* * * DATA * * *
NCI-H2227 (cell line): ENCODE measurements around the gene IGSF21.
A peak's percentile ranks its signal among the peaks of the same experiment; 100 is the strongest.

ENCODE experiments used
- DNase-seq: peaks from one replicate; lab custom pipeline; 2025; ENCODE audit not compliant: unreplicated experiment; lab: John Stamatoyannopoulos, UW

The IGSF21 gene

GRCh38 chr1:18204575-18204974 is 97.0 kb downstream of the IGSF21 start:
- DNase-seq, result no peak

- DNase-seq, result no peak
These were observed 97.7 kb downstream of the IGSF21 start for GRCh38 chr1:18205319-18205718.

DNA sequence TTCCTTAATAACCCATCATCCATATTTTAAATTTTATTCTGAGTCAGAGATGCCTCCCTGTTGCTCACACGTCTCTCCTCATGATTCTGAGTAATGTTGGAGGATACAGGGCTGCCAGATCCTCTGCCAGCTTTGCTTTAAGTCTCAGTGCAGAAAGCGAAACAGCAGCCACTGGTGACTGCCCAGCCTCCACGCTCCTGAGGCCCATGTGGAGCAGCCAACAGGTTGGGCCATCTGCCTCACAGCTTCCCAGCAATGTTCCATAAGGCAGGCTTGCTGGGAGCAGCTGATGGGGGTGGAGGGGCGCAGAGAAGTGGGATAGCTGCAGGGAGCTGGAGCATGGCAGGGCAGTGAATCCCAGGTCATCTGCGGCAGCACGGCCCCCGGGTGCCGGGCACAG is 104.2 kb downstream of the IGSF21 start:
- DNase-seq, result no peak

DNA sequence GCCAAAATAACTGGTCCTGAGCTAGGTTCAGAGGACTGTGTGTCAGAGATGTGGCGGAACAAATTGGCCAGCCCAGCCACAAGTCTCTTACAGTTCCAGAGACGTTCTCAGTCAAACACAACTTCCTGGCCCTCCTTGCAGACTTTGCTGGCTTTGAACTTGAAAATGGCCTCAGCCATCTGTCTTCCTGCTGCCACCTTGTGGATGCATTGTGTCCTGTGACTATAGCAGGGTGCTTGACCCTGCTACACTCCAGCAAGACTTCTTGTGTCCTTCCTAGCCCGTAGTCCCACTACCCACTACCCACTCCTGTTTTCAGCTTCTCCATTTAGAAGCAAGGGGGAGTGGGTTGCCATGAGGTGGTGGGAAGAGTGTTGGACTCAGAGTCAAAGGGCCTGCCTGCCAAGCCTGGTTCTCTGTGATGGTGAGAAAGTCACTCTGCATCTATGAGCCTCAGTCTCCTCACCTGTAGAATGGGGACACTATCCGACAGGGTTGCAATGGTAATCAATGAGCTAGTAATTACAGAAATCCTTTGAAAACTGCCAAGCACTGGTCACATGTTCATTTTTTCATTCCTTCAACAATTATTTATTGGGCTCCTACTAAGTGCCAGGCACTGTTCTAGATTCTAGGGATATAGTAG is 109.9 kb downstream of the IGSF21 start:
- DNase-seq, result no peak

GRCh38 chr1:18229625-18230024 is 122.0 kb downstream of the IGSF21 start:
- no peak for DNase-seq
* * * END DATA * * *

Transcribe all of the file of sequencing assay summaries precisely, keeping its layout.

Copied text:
NCI-H2227 (cell line): ENCODE measurements around the gene IGSF21.
A peak's percentile ranks its signal among the peaks of the same experiment; 100 is the strongest.

ENCODE experiments used
- DNase-seq: peaks from one replicate; lab custom pipeline; 2025; ENCODE audit not compliant: unreplicated experiment; lab: John Stamatoyannopoulos, UW

The IGSF21 gene

GRCh38 chr1:18204575-18204974 is 97.0 kb downstream of the IGSF21 start:
- DNase-seq, result no peak

- DNase-seq, result no peak
These were observed 97.7 kb downstream of the IGSF21 start for GRCh38 chr1:18205319-18205718.

DNA sequence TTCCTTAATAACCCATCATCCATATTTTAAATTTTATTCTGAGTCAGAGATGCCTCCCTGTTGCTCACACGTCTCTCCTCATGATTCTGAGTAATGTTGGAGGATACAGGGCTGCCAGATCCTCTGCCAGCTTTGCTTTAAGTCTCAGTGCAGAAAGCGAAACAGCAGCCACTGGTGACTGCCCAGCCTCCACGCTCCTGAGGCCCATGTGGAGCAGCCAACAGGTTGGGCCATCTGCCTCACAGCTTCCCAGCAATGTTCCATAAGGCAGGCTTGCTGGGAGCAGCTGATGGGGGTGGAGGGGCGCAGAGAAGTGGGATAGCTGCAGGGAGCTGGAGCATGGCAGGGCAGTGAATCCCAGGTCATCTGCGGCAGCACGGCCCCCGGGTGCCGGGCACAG is 104.2 kb downstream of the IGSF21 start:
- DNase-seq, result no peak

DNA sequence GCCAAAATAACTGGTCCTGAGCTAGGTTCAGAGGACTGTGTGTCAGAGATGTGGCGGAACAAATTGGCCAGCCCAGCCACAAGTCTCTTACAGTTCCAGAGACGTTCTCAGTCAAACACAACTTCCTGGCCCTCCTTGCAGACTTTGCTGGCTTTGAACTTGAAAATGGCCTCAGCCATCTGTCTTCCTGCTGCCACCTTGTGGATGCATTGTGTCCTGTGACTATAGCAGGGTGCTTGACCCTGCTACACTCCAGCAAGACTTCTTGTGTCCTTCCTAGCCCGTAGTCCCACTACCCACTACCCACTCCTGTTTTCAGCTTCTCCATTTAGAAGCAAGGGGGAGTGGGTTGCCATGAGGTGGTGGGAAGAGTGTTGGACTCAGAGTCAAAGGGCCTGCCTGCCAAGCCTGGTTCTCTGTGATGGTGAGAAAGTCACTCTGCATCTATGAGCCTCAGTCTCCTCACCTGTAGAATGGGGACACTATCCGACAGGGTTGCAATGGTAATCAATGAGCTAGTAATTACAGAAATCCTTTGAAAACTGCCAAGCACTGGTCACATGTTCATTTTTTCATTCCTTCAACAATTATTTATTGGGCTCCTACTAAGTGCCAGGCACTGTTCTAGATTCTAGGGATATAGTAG is 109.9 kb downstream of the IGSF21 start:
- DNase-seq, result no peak

GRCh38 chr1:18229625-18230024 is 122.0 kb downstream of the IGSF21 start:
- no peak for DNase-seq